• Christies auction house James Christie logo

    Sale 12555

    The Imperial Sale / Important Chinese Ceramics & Works of Art

    1 June 2016, Convention Hall

  • Lot 3303

    A MAGNIFICENT LARGE GILT-BRONZE FIGURE OF BUDDHA SHAKYAMUNI

    NEPAL, 14TH CENTURY

    Price Realised  

    Estimate

    A MAGNIFICENT LARGE GILT-BRONZE FIGURE OF BUDDHA SHAKYAMUNI
    NEPAL, 14TH CENTURY
    The serene figure is richly gilt and modelled seated in dhyanasana on a double-lotus base with beaded rims with the right hand in bhumisparsa mudra, the gesture of ‘touching the earth’.  Wearing a tightly fitted monastic robe neatly gathered around the ankles with meandering folds and fine beaded hemlines, the figure’s face is detailed with eyes downcast and long pendent ears, each below a florette.  The forehead is centred with an urna that is embellished with an inlaid turquoise.  The underside base plate is sealed.
    18 5/8 in. (47 cm.) high


    Contact Client Service
    • info@christies.com

    • New York +1 212 636 2000

    • London +44 (0)20 7839 9060

    • Hong Kong +852 2760 1766

    • Shanghai +86 21 6355 1766

    Contact the department

    The present figure is a testament to the consummate skill of the Newari artists. It is heavily cast with a well-proportioned body and covered with a layer of thick gilding. The benevolent expression and the soft contours of the limbs soften the overall appearance, demonstrating a balance between muscularity and gracefulness.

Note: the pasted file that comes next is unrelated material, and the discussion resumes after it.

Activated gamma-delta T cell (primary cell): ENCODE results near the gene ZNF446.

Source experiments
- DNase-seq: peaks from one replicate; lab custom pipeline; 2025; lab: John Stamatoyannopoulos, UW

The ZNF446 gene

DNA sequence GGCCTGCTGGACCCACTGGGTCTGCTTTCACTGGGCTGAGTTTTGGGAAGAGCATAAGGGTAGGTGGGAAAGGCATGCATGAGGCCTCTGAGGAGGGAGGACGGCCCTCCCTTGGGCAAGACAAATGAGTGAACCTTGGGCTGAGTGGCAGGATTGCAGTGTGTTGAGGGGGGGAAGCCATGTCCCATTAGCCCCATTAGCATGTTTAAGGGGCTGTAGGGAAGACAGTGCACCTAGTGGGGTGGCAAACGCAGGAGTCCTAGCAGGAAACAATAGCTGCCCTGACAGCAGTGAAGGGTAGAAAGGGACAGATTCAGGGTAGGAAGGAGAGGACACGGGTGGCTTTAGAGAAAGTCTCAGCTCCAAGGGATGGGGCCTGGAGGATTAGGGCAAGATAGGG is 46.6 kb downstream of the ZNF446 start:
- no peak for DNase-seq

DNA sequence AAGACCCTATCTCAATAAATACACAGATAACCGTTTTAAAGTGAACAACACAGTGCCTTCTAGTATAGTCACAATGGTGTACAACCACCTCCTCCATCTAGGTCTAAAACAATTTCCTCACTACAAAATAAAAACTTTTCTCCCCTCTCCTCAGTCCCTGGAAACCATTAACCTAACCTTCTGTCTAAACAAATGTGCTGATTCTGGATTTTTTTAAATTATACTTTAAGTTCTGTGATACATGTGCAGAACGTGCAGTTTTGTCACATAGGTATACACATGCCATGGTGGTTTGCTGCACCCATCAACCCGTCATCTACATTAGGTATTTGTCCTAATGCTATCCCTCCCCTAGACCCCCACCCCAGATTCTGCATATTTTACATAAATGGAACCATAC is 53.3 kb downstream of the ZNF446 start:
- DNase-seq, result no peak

The current figure exhibits features associated with the period of the Khasa Malla Kingdom, such as the athletic physique, beak-like nose, the downcast eyes widening at the sides, and upturned tips of the elongated earlobes. Compare to three figures from the Khasa Malla period that are very similar in style to the current lot, one is in the Ruben Museum of Art, accession no. C2006.24.1, HAR65687, the second in the Patan Museum, Nepal, see Himalayan Art Resource, item no. 59501, both without their stands; and the third with a singlelotus stand and a mandorla, in an Asian private collection (fig. 1). One distinguishing difference between the Khasa Malla examples and the current figure is the reprentation of knuckles on each of their right hands, which is not the case on the present figure.

    Provenance

    Angela & J Gallery, New York, 1993
    Offered at Christie’s New York, 27 March 2003, lot 142